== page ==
Q: Did you? Before you went to school, that was?
Mrs B: Yeah; I was always late for school. She had to work hard though, I often think – ‘cos I had five. And my mother had a big family. She had, like a grown up family, and another family, like, you know. Some of them were working, some of them weren’t. Some of them were still at school. Yes, she had a big family of us. As I said, they’re all gone now. There’s only me and my sister at Ilford. And I haven’t seen her for years. Her husband died. He has his own taxis and his son had taxis as well. Well, that’s all they done. I haven’t seen her for years. I keep saying – when my brother died in Notley, my youngest brother of all. Some time back – a couple of – a year or so back. My son took me over to see him. He lived at Brightlingsea. And I got her address then off one of my relations. One of my nephews’ wives, give me the address. But I never ever wrote. I kept saying I’d write and get in touch being there’s only two of us left, but I never have.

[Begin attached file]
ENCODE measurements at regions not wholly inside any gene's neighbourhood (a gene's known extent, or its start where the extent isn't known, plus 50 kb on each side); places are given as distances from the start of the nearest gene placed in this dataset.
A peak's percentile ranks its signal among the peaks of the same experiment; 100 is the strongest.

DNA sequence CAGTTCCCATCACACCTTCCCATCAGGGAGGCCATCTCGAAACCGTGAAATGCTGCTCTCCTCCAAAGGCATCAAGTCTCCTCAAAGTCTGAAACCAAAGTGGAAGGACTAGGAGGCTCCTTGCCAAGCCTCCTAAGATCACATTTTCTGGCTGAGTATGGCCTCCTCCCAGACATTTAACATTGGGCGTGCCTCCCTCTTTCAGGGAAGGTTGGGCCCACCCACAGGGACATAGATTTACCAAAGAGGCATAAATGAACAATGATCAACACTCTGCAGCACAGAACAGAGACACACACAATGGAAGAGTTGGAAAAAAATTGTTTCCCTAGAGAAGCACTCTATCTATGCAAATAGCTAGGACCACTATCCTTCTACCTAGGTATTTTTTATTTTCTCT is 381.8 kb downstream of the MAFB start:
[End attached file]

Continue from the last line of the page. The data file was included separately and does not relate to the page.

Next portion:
Q: No, there was a lot of you, really. Did your mother ever make clothes and things?
Mrs B: No, my married sister did. (Q: Your mother didn’t do it. Did your mother, at all?) No, she lived in a house right near us, just across the yard. And she used to make all their shirts – work shirts. (Q: Oh, I see) White with a stripe in, you know, they were old-fashioned stuff, that was, then. And then they had their best shirts, you know. But, my sister done all the dress – shirt making and pinafores we used to have to wear. Yes, old fashioned.
Q: So you’d have them made. Where would she get the stuff for that, I wonder?